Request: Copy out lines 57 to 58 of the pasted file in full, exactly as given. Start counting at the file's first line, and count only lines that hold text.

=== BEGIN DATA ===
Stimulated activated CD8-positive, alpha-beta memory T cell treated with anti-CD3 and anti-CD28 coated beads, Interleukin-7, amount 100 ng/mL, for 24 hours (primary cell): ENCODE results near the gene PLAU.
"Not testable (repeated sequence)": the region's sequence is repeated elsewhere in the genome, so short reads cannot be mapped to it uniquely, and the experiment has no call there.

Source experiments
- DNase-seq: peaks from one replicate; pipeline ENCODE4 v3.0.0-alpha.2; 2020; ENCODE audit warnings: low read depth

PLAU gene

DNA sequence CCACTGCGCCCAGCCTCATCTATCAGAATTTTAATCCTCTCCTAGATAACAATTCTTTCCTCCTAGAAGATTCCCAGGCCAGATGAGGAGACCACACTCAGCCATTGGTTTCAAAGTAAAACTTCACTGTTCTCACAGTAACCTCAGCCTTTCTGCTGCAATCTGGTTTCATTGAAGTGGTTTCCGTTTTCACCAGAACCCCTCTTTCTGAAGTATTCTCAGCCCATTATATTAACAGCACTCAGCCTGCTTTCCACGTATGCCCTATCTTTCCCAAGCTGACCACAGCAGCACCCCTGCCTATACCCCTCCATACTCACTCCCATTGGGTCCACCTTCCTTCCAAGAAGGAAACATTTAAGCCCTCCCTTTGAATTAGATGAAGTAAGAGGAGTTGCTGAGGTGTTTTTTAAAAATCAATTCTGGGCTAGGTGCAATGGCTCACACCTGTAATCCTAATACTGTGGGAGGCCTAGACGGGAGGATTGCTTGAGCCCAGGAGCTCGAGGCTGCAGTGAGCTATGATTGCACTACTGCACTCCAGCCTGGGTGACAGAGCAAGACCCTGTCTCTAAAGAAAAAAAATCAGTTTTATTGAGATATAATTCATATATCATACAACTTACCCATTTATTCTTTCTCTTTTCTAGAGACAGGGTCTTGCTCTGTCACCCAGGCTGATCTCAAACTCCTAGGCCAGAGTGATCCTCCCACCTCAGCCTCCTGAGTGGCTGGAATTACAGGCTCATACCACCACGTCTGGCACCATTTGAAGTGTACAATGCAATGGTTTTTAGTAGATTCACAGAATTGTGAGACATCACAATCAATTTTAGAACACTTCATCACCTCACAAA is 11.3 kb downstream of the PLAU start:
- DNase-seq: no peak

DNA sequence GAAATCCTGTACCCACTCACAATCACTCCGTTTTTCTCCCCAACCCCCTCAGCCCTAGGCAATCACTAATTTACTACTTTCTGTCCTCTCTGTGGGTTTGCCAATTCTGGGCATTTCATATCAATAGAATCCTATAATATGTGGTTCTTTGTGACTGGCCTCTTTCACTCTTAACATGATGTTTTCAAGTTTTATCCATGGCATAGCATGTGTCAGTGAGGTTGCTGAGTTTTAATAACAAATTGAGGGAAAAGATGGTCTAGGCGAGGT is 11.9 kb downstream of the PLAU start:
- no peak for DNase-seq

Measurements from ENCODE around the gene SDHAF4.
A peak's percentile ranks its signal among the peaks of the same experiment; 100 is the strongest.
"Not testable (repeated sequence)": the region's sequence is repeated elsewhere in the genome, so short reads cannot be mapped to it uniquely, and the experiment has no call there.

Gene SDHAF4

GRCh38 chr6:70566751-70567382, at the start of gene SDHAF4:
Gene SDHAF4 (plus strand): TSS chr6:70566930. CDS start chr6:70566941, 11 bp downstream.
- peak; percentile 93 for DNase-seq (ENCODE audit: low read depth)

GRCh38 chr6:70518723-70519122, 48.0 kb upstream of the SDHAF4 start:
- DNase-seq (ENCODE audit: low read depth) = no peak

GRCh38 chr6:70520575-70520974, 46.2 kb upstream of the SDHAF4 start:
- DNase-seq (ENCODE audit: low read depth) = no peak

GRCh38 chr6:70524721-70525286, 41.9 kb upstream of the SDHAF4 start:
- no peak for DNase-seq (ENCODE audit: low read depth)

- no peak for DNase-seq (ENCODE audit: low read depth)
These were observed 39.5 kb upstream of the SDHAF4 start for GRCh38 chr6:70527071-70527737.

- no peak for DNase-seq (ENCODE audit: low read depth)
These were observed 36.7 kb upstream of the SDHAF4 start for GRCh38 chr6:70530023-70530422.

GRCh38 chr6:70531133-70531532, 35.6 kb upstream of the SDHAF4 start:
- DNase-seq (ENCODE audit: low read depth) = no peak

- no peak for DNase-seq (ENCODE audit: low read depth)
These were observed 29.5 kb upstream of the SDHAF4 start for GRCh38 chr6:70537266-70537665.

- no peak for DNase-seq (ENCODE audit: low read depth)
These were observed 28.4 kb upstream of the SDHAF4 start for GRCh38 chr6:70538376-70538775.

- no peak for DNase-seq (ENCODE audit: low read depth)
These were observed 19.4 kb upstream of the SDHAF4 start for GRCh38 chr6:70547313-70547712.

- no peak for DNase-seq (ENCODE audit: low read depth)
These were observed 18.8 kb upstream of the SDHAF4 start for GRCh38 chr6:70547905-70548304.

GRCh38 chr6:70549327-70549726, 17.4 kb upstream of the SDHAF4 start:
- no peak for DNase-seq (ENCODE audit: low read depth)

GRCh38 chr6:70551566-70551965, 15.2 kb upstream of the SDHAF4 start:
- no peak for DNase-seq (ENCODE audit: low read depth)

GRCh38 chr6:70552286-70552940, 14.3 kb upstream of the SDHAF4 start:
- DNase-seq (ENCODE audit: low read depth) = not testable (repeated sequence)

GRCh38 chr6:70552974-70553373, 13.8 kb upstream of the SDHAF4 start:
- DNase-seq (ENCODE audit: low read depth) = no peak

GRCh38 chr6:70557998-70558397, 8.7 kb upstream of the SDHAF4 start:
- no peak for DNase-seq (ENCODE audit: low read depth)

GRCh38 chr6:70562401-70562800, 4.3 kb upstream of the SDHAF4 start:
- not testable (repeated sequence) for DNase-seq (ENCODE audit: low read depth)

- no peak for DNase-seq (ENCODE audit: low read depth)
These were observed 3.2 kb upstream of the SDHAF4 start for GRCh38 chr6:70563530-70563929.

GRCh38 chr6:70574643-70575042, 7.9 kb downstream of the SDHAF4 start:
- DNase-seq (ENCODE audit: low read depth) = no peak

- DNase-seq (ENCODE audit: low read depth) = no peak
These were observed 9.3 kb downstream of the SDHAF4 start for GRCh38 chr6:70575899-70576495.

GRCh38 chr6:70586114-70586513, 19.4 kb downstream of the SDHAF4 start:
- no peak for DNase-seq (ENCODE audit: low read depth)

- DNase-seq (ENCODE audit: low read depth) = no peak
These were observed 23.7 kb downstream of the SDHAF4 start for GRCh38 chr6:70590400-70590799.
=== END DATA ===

- DNase-seq (ENCODE audit: low read depth) = no peak
These were observed 23.7 kb downstream of the SDHAF4 start for GRCh38 chr6:70590400-70590799.